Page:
Wesleyan-Methodist Magazine,  3rd ser. 1 (1822), 40–46.

[Review of The Christian and Civic Economy of Large Towns, nos. I to VIII, by Thomas Chalmers]  [1/4]



Review, Serial

Publications reviewed:

Chalmers 1821–26


Christianity, Political Economy, Disease, Immorality, Medical Treatment, Adulteration, Astronomy, Theology of Nature, Politics, Nomenclature, Astrology, Population

Publications cited:

Chalmers 1817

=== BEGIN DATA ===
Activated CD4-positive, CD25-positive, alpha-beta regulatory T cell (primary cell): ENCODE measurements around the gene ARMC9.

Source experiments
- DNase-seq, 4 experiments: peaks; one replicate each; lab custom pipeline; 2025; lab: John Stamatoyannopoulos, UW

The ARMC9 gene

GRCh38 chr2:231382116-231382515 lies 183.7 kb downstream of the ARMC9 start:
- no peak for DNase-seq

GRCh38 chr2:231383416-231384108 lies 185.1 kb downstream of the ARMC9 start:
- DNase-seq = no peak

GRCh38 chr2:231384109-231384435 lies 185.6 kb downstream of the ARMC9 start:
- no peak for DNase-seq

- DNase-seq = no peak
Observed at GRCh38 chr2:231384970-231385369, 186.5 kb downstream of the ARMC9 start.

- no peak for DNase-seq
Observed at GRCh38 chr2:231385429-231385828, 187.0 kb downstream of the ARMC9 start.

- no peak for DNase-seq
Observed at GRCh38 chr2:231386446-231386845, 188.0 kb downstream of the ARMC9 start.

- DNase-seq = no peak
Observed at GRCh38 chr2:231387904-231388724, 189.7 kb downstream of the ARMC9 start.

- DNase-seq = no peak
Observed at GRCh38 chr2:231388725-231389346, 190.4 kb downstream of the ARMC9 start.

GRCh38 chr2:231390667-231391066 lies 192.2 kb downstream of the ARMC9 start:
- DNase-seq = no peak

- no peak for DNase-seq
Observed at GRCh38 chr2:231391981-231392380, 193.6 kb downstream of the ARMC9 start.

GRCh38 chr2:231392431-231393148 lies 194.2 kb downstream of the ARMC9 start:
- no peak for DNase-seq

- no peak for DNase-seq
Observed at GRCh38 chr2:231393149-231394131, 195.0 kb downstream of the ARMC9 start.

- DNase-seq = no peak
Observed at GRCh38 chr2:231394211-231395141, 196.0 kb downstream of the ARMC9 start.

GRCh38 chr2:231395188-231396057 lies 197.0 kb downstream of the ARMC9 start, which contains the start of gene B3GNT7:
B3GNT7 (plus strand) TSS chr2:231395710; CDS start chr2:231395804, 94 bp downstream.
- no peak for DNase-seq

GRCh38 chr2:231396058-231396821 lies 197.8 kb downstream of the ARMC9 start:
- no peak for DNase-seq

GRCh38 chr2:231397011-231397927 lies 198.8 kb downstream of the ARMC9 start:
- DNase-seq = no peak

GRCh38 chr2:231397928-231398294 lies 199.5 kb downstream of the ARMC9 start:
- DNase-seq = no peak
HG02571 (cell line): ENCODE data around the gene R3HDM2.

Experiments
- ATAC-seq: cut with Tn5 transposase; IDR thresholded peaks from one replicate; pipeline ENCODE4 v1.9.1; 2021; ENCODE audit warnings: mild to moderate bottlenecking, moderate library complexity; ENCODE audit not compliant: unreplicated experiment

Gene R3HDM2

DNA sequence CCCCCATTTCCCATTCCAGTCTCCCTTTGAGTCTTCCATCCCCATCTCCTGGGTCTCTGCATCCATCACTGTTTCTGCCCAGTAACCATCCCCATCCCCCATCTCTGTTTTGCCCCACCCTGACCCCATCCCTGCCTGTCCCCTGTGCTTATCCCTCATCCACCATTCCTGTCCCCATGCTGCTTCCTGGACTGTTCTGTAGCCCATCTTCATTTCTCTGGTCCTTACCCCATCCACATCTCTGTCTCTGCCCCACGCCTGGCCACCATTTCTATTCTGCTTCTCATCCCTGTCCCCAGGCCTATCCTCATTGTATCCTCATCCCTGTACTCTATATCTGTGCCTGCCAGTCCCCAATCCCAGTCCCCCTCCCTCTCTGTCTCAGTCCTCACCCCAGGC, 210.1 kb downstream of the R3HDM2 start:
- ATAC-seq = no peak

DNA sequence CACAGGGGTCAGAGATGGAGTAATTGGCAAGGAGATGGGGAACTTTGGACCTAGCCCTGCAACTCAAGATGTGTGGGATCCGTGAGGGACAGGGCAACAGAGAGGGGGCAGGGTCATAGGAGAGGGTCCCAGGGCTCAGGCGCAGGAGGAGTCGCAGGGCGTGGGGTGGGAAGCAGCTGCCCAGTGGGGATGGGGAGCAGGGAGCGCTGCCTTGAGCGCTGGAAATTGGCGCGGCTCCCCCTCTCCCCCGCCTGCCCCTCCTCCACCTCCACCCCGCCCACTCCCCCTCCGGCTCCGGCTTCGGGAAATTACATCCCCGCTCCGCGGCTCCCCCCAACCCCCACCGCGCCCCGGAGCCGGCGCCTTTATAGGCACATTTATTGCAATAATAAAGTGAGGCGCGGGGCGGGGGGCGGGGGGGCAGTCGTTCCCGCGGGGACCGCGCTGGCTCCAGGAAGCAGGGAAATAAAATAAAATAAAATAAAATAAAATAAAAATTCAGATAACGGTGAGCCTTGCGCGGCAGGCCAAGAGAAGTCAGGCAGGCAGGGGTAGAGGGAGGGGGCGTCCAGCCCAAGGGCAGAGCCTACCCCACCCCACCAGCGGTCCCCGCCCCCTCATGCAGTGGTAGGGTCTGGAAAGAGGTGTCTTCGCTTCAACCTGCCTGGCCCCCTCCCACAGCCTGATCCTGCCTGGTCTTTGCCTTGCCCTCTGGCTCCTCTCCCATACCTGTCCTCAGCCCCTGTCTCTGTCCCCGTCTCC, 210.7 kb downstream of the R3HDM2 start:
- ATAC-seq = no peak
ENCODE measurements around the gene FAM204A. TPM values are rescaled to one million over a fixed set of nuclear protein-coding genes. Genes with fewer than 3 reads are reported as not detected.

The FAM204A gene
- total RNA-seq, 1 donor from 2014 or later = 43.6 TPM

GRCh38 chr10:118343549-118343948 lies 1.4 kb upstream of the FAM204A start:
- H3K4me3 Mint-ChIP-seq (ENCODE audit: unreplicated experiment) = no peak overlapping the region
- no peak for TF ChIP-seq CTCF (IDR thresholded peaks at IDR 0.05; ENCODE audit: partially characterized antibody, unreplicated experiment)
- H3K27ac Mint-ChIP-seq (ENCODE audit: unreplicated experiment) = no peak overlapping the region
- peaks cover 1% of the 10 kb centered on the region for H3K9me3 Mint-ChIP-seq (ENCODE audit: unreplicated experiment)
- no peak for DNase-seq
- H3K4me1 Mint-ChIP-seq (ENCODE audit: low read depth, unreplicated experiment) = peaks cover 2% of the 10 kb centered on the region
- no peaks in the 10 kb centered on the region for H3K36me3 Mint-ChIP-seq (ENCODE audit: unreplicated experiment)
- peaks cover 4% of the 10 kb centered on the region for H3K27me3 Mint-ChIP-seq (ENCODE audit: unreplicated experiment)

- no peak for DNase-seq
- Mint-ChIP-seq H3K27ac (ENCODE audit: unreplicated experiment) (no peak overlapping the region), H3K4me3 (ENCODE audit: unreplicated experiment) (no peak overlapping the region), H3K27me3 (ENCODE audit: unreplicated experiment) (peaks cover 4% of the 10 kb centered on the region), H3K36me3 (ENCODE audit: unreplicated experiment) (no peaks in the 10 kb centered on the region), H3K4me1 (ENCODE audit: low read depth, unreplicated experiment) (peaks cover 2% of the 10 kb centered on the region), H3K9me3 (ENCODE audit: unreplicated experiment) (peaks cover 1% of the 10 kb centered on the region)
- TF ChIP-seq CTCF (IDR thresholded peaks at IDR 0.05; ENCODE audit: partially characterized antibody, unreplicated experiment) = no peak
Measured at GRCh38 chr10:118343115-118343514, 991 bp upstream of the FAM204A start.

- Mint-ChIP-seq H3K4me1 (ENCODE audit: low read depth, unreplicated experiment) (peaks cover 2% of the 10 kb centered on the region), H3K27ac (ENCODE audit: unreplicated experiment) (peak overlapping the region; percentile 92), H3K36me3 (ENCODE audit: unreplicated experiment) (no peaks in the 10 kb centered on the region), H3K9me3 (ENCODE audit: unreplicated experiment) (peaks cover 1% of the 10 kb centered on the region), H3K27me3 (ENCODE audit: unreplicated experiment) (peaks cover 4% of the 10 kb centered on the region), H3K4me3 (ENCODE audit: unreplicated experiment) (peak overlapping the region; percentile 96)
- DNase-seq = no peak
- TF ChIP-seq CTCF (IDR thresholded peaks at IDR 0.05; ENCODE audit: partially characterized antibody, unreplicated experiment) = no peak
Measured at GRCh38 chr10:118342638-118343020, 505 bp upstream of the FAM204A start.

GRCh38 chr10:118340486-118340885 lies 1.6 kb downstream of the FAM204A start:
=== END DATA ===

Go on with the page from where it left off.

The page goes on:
Asserts that Christianity has 'complete moral efficacy' to 'correct the most corrupt state of society'. Given that there are Christian countries of long standing where serious social ills exist, concludes that the remedy has been 'adulterated' and improperly applied in some instances. Nevertheless considers that the genuine remedy 'is not lost, as appears from many sufficiently attested cases of relief or cure; and if moral disease still rages, and, in certain districts, spreads its most concentrated contagion [...] the fair inference is, that such districts have been too much neglected by those in whose hands this powerful panacea has been deposited'. Observes that a 'more extensive application' of the treatment is the pressing issue to which Thomas Chalmers's The Christian and Civic Economy of Large Towns is addressed. (40) Discusses the alleged causes of the degenerate state of urban populations and attributes it instead to 'the non-application of Christianity' (42). Argues that 'Moral and political evils are inseparably involved', and that statesmen and political economists need to understand the character of 'genuine Christianity'. Claims that, '[b]y a silent operation, and by methods undignified by the technicality of science, it [...] infallibly works out, wherever it prevails, all the ends of good government, and all the results of the science of political economy'. The reviewer does not mean to suggest that political economy 'is useless', since it 'may direct efforts, where it cannot create the principle from which they must spring', but it is 'mere intellectual play, without the operating and corrective influence of religion'. (43) It would be like applying the principle of astrology (were that principle shown to be valid) while ignoring the influence of the most recently discovered planets; the projects of the 'Economist' are affected by 'moral counteractions' which can only be controlled by religion (43–44). Exemplifies this from the poor laws, which encourage 'the spirit of dependence, improvidence, and pauperism', a moral evil 'which cannot submit to a scientific or political cure'. (44) An extract from the book under review suggests that Christianization can have the desired effect without Christian workers knowing about it: 'as well may the inventor of a philosophical apparatus disown the aid of those artizans, who, in utter ignorance of its use, only know how to prepare and put together its materials, as may the [...] speculator in the walks of civil economy disown the aid of those christian labourers, who, in utter ignorance of the new doctrine of population', only know how to lead others to Christian virtue. The reviewer suggests that Christians should look to the 'deep and divine philosophy, of Religion' rather than so much to 'human laws and science'. (45) Observes that these truths have been well expressed by Chalmers, and concludes that the 'practical and stirring nature' of the work 'renders it one of the most important works which has, for many years, issued from the press' (46).

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